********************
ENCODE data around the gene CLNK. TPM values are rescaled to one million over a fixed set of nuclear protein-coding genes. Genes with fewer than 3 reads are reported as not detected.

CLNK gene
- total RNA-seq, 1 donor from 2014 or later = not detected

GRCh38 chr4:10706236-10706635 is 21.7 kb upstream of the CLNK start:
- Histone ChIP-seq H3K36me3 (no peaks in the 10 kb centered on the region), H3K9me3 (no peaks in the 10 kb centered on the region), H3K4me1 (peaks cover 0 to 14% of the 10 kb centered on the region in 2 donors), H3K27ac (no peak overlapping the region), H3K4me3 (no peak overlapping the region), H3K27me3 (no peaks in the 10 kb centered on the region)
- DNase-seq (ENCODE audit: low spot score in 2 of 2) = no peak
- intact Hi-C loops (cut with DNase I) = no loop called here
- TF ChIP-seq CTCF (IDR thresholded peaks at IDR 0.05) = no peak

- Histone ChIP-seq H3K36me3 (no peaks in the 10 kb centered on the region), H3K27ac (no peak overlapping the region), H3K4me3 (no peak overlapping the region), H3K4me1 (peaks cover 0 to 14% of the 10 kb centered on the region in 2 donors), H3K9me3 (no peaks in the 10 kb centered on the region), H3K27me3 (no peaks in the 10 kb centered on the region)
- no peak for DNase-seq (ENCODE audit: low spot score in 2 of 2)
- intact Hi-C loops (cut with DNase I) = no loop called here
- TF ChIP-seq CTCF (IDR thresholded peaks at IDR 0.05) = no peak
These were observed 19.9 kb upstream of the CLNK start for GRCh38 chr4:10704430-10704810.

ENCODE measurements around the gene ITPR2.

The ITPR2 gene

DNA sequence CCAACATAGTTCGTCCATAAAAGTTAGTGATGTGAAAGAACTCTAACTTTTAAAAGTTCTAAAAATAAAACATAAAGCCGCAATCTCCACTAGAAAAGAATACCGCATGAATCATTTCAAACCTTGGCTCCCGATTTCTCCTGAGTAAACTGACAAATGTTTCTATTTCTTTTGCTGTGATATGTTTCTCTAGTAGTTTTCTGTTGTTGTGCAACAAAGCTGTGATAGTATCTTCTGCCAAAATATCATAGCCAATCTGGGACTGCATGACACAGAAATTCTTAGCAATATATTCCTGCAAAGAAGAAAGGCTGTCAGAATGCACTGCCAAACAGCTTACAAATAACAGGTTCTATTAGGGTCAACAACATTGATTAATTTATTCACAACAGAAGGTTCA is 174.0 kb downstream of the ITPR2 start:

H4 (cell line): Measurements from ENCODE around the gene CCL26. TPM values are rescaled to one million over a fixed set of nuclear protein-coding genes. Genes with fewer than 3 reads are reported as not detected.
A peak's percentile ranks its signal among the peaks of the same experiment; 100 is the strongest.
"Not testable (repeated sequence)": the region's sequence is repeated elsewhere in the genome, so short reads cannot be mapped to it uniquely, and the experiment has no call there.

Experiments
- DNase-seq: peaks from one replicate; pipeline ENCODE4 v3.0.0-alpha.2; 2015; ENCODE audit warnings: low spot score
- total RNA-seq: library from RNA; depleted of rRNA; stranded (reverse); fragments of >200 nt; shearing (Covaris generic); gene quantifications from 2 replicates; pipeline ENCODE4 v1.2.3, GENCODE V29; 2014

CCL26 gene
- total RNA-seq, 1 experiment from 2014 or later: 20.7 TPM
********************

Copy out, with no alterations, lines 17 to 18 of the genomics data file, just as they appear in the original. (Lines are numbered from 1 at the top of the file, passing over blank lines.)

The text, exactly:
H4 (cell line): Measurements from ENCODE around the gene CCL26. TPM values are rescaled to one million over a fixed set of nuclear protein-coding genes. Genes with fewer than 3 reads are reported as not detected.
A peak's percentile ranks its signal among the peaks of the same experiment; 100 is the strongest.